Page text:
Bigger, better BC Shellfish Festival about to begin in Comox Valley

Nothing says West Coast like a freshly shucked oyster on the half shell and a glass of sparkling white wine.

Nothing says West Coast like a freshly shucked oyster on the half shell and a glass of sparkling white wine.

The seventh annual BC Shellfish Festival, the largest of its kind on the West Coast, is about to get bigger, expanding to 10 days of celebrating all things good from the sea.

It will run from June 6 to 16 in the Comox Valley, the oyster-growing capital of Canada.

Along with the popular chef’s dinner and festival day on the Comox Harbour, new experiences and events have been added to this year’s celebration.

In addition to winery and shellfish pairing events, Fanny Bay Oysters is giving insider looks at the business and science of growing and harvesting shellfish with regular tours of their operation. And Comox Harbour Charters is offering cruises to a deep-water oyster farm in Baynes Sound.

For the active-minded, festival-going shellfish lover, bike tour company Island Joy Rides has put together a special tour dubbed, Love is in the Air … Ride a Bike and Eat Oysters!

This unique weekend getaway June 14 to 16, offers plenty of opportunities to cycle and indulge, and includes all the support needed to explore under one’s own power, while knocking back a few raw oysters along the way.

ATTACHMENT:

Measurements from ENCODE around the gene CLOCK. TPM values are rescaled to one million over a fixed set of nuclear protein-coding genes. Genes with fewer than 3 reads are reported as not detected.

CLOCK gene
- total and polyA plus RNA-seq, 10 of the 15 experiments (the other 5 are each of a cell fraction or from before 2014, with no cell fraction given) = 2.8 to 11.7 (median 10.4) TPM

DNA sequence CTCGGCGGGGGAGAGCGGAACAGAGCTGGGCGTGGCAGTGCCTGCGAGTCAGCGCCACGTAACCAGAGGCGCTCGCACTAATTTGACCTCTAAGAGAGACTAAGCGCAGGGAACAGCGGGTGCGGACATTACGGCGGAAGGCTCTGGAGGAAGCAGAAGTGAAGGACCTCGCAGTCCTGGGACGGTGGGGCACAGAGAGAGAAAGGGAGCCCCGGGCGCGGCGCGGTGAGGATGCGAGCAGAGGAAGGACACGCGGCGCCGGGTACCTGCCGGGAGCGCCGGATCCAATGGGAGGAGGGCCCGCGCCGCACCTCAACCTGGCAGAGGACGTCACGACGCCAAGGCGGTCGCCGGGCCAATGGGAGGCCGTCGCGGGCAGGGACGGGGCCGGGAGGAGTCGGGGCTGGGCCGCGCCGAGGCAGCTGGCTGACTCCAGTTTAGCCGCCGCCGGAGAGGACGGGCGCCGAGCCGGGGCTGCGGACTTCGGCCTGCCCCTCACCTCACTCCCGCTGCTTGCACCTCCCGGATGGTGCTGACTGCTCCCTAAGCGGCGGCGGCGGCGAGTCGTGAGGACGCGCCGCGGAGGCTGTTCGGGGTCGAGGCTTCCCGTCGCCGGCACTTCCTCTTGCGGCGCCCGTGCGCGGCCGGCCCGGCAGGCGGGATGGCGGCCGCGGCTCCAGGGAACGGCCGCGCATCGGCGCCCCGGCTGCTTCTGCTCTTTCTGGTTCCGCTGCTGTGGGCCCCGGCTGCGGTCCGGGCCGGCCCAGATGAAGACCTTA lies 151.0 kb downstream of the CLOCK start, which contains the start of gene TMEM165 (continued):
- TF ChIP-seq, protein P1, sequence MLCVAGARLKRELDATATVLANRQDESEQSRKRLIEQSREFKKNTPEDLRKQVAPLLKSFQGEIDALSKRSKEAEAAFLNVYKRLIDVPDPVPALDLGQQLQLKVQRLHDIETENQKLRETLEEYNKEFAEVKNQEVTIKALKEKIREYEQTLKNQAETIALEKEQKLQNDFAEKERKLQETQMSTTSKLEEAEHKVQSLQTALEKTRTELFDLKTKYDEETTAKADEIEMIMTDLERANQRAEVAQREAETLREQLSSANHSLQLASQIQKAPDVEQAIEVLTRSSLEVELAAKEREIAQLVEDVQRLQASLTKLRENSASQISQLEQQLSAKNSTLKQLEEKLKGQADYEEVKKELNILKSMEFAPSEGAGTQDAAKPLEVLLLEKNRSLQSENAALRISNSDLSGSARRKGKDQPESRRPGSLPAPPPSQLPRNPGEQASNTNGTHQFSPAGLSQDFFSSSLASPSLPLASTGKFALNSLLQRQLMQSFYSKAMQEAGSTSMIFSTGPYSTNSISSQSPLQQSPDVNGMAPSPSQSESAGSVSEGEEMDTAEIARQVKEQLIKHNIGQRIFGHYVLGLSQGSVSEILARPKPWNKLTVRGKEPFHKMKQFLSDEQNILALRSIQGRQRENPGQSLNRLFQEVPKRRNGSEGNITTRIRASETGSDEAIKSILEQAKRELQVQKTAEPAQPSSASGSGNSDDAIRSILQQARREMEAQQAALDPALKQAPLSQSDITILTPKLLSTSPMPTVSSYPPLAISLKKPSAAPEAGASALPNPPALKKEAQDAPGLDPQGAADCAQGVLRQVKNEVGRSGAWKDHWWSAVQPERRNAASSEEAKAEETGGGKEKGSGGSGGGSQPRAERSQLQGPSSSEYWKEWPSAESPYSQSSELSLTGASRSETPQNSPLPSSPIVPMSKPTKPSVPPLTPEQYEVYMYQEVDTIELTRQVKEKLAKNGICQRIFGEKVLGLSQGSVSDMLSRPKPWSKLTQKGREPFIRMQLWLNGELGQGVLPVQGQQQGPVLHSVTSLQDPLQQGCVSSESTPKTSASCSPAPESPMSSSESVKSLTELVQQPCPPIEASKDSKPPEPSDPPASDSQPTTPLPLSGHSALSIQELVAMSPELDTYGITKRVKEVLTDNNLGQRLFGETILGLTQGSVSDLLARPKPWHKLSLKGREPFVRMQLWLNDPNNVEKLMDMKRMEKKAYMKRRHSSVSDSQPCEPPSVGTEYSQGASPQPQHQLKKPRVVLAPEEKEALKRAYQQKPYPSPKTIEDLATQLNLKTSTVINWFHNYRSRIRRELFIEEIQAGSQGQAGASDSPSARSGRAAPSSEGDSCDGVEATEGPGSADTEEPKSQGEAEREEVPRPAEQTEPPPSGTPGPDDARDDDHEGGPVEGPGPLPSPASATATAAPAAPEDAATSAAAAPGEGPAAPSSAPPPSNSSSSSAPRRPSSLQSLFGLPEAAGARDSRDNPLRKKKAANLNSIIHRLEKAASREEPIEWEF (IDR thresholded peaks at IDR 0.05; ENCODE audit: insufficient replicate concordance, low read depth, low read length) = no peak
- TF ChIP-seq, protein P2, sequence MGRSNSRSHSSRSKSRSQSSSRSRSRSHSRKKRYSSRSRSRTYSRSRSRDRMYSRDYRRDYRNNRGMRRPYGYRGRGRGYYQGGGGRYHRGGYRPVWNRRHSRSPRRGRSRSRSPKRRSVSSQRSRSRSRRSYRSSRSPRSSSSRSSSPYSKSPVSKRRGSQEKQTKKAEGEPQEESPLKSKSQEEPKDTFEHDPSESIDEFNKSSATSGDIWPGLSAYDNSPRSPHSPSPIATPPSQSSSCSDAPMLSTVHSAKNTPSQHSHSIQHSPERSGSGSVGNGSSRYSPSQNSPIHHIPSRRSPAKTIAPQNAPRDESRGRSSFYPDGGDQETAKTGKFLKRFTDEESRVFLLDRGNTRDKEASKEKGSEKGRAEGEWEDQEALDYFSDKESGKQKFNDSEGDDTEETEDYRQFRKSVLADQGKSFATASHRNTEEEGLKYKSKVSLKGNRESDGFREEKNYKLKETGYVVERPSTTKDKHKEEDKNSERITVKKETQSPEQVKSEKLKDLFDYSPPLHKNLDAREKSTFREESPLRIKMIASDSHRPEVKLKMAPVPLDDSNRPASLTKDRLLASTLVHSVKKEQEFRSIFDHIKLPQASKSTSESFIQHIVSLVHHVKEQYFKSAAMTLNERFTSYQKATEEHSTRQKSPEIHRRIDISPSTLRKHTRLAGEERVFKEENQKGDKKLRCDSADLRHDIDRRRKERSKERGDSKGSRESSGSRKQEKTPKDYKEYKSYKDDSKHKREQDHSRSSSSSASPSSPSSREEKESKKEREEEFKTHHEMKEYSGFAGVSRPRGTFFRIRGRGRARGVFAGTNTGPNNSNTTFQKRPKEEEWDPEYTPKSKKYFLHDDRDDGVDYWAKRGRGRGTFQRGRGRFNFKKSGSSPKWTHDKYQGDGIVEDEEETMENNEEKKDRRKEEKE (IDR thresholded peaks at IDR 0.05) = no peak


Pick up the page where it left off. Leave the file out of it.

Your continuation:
Eight popular restaurants including Atlas Café, Locals and the Blackfin Pub will put the BC Shellfish Festival on your plate by showcasing local oysters, geoducks, clams and other delectable shellfish on their daily fresh sheets throughout the festival.

“It is a time in the year when we celebrate what the region is renowned for,” says Edd Moyes, owner of the Blackfin Pub.

Local hotels, motels and resorts are also getting in on the shellfish celebration offering Slurp and Stay packages.

“There is so much for people to see and experience, that we want to make it easier for visitors to come and stay and take it all in,” says Linda Bridgman, sales and convention services manager at the Best Western Plus Westerly Hotel.

The Discover Comox Valley website lists the variety of accommodation options with packages ranging from $65 to $129 in addition to a list of events, tours, ideas and inspiration.

Festivities kick off June 6 as expert mixologists converge on the Flying Canoe Pub in downtown Courtenay for the second annual Mott’s Best Caesar in Town Competition, with buck-a-shuck oysters on offer that bring the bounty of the ocean inside.

The sold-out main event opens June 14 with the Chef’s Dinner at the historic Filberg Heritage Lodge and Park.

This year’s event pairs William Tse of Vancouver’s Sandbar Restaurant; Jonathan Frazier of Atlas Café; Takashi Ito of Inn at Laurel Point; and other talented chefs with B.C. shellfish growers, resulting in culinary creations that will send guests into rapture.

June 15 is festival day at the Comox Marina Park and it’s jam-packed with innovative tastings and shellfish shenanigans. Concession booths and beer gardens open for business at noon, followed by cooking demonstrations at 12:15 p.m. on the Gazebo Stage. Next up is the Comox Valley Chowder Challenge, before the festival reaches its raucous conclusion with the Fanny Bay Oysters BC Oyster Shucking Championships.